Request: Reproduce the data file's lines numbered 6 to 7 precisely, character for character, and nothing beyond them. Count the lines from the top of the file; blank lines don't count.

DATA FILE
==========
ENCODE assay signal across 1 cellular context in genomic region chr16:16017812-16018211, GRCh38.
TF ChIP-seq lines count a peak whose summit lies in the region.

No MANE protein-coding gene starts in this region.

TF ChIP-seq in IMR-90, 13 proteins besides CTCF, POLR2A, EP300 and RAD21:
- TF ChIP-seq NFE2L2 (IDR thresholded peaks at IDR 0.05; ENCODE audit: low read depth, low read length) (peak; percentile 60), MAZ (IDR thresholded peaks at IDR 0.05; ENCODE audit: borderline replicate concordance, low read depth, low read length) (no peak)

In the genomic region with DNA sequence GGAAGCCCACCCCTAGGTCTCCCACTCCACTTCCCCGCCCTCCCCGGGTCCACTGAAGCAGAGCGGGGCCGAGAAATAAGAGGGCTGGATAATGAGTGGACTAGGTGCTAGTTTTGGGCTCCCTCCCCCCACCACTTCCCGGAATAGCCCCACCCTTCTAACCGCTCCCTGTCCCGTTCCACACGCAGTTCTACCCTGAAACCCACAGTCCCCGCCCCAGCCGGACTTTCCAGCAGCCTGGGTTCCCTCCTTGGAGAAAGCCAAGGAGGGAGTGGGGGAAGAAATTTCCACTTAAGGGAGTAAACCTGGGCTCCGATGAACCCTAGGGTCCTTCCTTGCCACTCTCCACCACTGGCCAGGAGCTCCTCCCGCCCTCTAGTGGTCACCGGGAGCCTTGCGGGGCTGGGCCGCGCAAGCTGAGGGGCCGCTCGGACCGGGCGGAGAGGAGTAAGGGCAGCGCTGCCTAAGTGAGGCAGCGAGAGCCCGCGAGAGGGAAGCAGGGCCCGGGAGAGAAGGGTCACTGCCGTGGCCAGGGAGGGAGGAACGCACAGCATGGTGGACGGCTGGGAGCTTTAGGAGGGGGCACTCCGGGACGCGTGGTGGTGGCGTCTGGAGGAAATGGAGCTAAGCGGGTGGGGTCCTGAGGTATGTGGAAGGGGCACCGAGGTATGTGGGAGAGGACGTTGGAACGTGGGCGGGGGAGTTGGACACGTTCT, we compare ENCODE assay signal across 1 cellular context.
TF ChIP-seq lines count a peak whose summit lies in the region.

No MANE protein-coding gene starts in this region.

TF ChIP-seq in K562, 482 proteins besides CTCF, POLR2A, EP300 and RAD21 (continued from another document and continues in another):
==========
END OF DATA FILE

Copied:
In the genomic region with DNA sequence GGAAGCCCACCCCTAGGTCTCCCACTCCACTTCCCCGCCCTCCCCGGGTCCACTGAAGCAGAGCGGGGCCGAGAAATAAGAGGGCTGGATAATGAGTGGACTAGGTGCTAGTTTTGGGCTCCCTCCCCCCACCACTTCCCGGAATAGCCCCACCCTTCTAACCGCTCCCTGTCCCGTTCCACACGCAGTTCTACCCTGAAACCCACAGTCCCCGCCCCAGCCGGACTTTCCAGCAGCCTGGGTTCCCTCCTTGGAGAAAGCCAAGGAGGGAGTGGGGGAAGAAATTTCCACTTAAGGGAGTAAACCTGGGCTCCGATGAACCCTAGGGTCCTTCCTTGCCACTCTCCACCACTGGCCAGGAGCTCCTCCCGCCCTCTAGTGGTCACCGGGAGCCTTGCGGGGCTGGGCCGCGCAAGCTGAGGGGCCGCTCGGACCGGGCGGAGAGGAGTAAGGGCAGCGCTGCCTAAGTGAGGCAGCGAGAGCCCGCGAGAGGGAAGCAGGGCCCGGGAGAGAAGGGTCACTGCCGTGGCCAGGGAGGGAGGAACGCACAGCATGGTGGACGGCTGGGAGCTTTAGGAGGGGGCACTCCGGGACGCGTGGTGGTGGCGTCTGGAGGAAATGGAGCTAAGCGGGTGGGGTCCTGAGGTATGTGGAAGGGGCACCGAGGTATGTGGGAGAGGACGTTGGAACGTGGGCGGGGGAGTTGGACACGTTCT, we compare ENCODE assay signal across 1 cellular context.
TF ChIP-seq lines count a peak whose summit lies in the region.